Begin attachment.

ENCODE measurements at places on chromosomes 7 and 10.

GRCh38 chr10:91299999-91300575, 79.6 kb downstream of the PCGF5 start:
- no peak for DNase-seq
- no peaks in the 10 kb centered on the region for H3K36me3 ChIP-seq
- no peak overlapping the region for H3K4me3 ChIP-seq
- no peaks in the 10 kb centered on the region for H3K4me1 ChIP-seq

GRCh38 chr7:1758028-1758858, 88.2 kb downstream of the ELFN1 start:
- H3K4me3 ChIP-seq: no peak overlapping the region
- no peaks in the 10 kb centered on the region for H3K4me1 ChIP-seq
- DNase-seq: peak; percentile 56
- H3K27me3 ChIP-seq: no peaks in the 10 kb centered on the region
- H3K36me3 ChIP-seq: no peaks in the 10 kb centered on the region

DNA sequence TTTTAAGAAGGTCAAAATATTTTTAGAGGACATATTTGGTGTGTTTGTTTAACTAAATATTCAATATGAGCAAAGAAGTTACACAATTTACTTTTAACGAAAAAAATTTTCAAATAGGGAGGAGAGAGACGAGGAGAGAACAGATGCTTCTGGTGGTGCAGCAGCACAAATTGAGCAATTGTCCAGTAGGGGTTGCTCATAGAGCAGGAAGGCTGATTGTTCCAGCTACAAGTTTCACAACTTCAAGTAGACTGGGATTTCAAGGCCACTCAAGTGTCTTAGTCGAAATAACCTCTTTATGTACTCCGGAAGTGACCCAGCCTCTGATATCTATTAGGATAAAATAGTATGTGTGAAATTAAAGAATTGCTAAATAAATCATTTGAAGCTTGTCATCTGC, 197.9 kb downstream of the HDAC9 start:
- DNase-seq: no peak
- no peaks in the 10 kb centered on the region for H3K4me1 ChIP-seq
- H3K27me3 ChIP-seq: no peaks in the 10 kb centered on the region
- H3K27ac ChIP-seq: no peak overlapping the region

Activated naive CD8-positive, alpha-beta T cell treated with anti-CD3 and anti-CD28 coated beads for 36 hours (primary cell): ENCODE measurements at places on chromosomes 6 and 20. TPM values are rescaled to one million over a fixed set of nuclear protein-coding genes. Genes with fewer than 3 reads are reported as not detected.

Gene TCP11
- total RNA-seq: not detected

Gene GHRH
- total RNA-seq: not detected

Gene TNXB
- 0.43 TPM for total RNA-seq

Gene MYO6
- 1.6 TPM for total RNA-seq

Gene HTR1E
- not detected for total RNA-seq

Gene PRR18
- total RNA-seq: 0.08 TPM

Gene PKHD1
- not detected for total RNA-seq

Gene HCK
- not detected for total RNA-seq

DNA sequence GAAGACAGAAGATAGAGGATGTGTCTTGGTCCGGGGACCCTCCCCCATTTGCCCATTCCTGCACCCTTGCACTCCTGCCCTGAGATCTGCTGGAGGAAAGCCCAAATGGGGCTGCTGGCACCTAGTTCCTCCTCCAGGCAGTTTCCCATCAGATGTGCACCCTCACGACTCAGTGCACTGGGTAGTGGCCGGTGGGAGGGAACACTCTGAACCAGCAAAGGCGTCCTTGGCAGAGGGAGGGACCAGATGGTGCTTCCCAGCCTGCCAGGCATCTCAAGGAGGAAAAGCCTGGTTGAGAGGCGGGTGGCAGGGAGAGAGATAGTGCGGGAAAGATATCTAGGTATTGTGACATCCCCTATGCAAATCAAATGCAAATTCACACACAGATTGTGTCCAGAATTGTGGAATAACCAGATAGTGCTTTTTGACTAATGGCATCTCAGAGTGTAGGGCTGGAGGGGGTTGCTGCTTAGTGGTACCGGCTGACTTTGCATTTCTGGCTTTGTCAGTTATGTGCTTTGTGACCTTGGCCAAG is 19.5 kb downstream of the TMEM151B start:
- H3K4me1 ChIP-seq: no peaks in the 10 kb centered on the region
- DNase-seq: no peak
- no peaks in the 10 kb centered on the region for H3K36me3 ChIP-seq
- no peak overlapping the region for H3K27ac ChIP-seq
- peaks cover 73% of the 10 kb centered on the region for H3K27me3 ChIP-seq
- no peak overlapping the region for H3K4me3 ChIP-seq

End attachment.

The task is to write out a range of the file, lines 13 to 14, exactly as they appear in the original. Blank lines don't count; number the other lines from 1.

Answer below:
DNA sequence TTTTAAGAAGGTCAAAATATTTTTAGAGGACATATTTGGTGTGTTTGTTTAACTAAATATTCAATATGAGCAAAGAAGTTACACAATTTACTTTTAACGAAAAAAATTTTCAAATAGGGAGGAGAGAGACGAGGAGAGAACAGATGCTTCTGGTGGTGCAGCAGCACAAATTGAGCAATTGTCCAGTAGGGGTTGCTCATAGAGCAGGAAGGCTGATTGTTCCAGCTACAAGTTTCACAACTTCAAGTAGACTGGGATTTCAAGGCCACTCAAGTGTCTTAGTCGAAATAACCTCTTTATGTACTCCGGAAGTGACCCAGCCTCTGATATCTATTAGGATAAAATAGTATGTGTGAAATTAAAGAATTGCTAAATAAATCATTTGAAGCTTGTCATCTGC, 197.9 kb downstream of the HDAC9 start:
- DNase-seq: no peak